Sigma Corporation announced the launch of the new Sigma SD14 Digital SLR camera powered by the 14-megapixel Foveon X3 direct-image-sensor. The SD14 Digital SLR camera features four JPEG recording modes, large and bright pentaprism viewfinder with 98% coverage, a built-in flash with a Guide Number of 11, 5-point AF system, a large 2.5” 150,000 pixel resolution LCD monitor. The durable shutter mechanism has over 100,000 cycle life.
The 14-megapixel Foveon X3 Pro 14M image sensor is sized 20.7 x 13.8 mm and has three layers, 2652x1768 pixels each. Maximum image resolution is 2640x1760 pixels or 4608x3072 pixels when interpolated.
Speaking of price, there's no official information, but rumour has it that the camera will cost about $2,000.
Source: Sigma Corporation
Magnetic Random Access Memory (MRAM) was developed by Honeywell and Motorola as a successor to flash memory. Now Philips has plans to make it hacker-proof.
MRAM stores data by reading and writing data magnetically to a stack of thin film layers. If, however, a hacker opens the chip, they can easily read sensitive data from the layers directly. This could be a problem if an MRAM chip is used for high-security applications, like storing passwords or cryptographic keys.
The thin-film magnets in Philips' tamper-proof chip will be wrapped in a soft metal sheet and then topped with another thin-film magnet.
While the wrapper remains intact the soft metal acts as a "keeper", gathering flux from the permanent magnet into a closed loop and keeping it away from the MRAM stack. But if someone attempts to break through the metal wrap to access the MRAM layers, the keeper becomes ineffective. Flux then breaks out and immediately erases the magnetic data stored in the MRAM chip.
The beauty of the system is that it is passive. So, disconnecting power to the chip does not keep the permanent magnet from doing its job.
Here's the full self-destructing memory patent application.
Toshiba Corporation today announced that it has upgraded and expanded Dynastron, its line-up of complementary metal oxide semiconductor (CMOS) image sensors for integration in mobile handsets. Two new models, the 3.2 megapixel ET8EE6-AS and 2.0 megapixel ET8EF2-AS, bring advances to cellular phones and other camera-enabled mobile devices.
Both new image sensors achieve advances in miniaturization while maintaining high resolution. With the ET8EE6-AS Toshiba reduces a 3.2 megapixel image sensor to a 1/3.2 optical format, surpassing the company's previous 1/2.6-inch format size. ET8EF2-AS achieves a 2.0 megapixel count in a 1/4-inch optical format. Underlying these advances are a marked reduction in pixel pitch, from 2.7 to 2.2 microns, combined with retention of a pixel size capable of recording high-resolution images. The new sensors also offers low power consumption, smearless imaging and high-speed operation, all essential requirements for personal mobile equipment, including camera phones and personal media centers. ET8EF2-AS also integrates an image signal processor (ISP), providing customers with the essential components for easily configuring a digital camera system.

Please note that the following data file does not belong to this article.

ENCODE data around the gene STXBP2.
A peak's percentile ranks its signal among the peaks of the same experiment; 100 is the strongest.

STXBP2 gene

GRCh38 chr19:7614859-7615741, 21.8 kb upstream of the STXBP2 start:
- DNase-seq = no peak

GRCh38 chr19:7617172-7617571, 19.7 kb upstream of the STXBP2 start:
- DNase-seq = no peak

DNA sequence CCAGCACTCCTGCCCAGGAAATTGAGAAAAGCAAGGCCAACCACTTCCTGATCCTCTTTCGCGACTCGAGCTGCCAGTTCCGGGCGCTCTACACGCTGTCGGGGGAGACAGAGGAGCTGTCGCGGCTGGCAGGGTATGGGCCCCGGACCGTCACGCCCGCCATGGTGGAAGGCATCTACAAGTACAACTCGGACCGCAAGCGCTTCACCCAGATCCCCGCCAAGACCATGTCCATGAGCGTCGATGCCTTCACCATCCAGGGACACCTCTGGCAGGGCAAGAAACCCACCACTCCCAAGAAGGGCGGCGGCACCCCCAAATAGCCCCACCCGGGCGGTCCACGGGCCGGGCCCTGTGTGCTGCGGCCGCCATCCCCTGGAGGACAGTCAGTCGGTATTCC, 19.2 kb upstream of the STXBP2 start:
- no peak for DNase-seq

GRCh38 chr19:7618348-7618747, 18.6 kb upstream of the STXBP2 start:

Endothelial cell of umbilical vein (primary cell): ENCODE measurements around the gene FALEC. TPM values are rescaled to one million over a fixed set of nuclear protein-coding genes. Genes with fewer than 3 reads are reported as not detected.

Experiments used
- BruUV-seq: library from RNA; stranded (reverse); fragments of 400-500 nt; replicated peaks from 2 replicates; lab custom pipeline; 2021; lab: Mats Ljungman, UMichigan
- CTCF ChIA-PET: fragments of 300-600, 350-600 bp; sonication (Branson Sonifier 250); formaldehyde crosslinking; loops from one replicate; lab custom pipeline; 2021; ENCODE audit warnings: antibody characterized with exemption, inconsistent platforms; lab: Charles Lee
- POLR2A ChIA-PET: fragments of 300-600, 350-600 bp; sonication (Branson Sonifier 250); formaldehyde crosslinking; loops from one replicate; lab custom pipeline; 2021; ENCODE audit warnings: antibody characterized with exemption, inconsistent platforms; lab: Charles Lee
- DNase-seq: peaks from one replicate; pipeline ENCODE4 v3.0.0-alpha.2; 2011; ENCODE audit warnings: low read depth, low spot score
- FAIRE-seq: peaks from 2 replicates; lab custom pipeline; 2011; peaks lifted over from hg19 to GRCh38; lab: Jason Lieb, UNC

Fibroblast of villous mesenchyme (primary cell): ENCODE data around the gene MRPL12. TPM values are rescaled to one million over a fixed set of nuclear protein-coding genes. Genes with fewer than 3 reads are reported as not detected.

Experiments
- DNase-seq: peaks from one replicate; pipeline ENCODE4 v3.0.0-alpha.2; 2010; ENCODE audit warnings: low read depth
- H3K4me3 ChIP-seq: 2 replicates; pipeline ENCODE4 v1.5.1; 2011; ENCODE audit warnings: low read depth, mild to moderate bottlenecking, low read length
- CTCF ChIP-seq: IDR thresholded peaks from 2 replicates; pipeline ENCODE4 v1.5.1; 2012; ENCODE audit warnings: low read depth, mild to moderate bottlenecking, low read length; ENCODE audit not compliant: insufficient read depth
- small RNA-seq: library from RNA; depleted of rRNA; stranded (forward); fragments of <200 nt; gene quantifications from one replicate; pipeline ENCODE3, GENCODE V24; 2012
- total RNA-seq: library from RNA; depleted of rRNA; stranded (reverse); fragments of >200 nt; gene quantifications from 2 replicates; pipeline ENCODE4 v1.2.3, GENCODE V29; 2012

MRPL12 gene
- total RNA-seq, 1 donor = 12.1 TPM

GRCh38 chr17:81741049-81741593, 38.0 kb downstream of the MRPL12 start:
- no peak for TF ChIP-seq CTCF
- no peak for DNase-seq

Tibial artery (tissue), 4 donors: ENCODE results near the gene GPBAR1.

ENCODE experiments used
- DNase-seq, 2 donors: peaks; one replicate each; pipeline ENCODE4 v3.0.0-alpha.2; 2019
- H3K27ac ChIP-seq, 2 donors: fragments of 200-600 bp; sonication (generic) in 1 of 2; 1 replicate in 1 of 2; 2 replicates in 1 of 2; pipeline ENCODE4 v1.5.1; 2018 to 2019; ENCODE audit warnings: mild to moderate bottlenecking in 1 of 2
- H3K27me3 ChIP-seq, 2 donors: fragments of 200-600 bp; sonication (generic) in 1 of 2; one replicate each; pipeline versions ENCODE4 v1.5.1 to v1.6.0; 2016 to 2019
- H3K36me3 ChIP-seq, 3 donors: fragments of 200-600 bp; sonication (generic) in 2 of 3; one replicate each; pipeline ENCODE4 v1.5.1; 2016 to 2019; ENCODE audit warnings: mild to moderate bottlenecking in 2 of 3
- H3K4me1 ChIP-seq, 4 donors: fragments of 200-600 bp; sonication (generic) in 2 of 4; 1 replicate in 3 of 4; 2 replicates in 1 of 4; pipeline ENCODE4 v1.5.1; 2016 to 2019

Source: Toshiba Corporation
Fortemedia and Compal Electronics announced the 1st production ready mainstream notebook integrating Fortemedia’s patented Small Array Microphone (SAM) technology at the Intel Developer Forum 2006 (San Francisco, Taipei, Shanghai).
Fortemedia’s SAM module is integrated on the display lid of Compal’s HGL30/31 notebook. Differing from broadside array microphone, SAM’s unique cone shaped beam can effectively suppress ambient interferers and noises from typing, hard disk or optical drive spinning and notebook fan. SAM also provides uncompromised full duplex speakerphone performance. Its distinctive small form factor, low power consumption addresses the challenges faced in designing notebooks.
The new HGL30/31 series is a thin-and-light notebook with advanced features like 1.3M pixel camera, Fortemedia SAM module, VoIP desk phone integration, TPM 1.2 and fingerprint in a slim 5.3 lb package.
DALSA Corporation announced that its custom designed CCD image sensor chips and support electronics have been successfully incorporated into a new series of extremely high resolution professional camera products being unveiled this week at the Photokina trade show by Swiss camera manufacturer Seitz Phototechnik AG.
The high performance image sensors, which are based on DALSA’s Time Delay and Integration (“TDI”) technology, allow the Seitz cameras to take highly detailed medium format, 6x17 panoramic, and 360 degree panoramic images, all at record breaking speeds and exceptionally high light sensitivity. The “Seitz 6 x 17 Digital”, for example, one of several models being launched at Photokina, can capture a 160 megapixel, 16-bit, panoramic image in just one second, with an equivalent ISO rating of 500 to 10,000.
Source: DALSA Corporation
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